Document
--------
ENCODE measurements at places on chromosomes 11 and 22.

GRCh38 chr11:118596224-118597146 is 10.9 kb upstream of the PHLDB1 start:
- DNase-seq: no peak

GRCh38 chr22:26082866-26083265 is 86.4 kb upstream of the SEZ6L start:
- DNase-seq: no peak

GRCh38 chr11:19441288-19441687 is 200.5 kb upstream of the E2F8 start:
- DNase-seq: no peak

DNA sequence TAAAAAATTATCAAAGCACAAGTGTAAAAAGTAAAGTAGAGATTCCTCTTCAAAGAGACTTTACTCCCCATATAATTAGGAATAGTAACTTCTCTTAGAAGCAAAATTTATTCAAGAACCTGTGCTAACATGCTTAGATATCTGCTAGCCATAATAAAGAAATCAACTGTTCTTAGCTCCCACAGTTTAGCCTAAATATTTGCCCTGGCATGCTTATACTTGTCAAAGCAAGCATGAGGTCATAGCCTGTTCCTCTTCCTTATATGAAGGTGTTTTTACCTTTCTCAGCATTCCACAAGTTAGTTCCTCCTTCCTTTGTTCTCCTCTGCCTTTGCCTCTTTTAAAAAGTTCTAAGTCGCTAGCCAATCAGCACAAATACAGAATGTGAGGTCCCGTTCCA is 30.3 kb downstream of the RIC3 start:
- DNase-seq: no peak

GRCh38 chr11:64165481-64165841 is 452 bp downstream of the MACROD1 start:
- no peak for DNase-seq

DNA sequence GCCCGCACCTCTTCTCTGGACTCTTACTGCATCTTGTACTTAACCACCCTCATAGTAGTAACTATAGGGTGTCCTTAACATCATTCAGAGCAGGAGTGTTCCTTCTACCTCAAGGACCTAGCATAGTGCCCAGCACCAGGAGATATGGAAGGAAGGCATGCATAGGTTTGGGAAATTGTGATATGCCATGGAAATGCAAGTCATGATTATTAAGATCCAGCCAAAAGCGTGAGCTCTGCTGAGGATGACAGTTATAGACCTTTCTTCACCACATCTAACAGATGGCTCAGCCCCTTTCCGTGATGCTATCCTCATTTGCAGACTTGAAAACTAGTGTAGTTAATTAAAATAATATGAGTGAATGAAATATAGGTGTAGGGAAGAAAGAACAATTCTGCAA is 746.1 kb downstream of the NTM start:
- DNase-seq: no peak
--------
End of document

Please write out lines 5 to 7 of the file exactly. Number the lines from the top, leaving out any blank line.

- DNase-seq: no peak

GRCh38 chr11:19441288-19441687 is 200.5 kb upstream of the E2F8 start:
- DNase-seq: no peak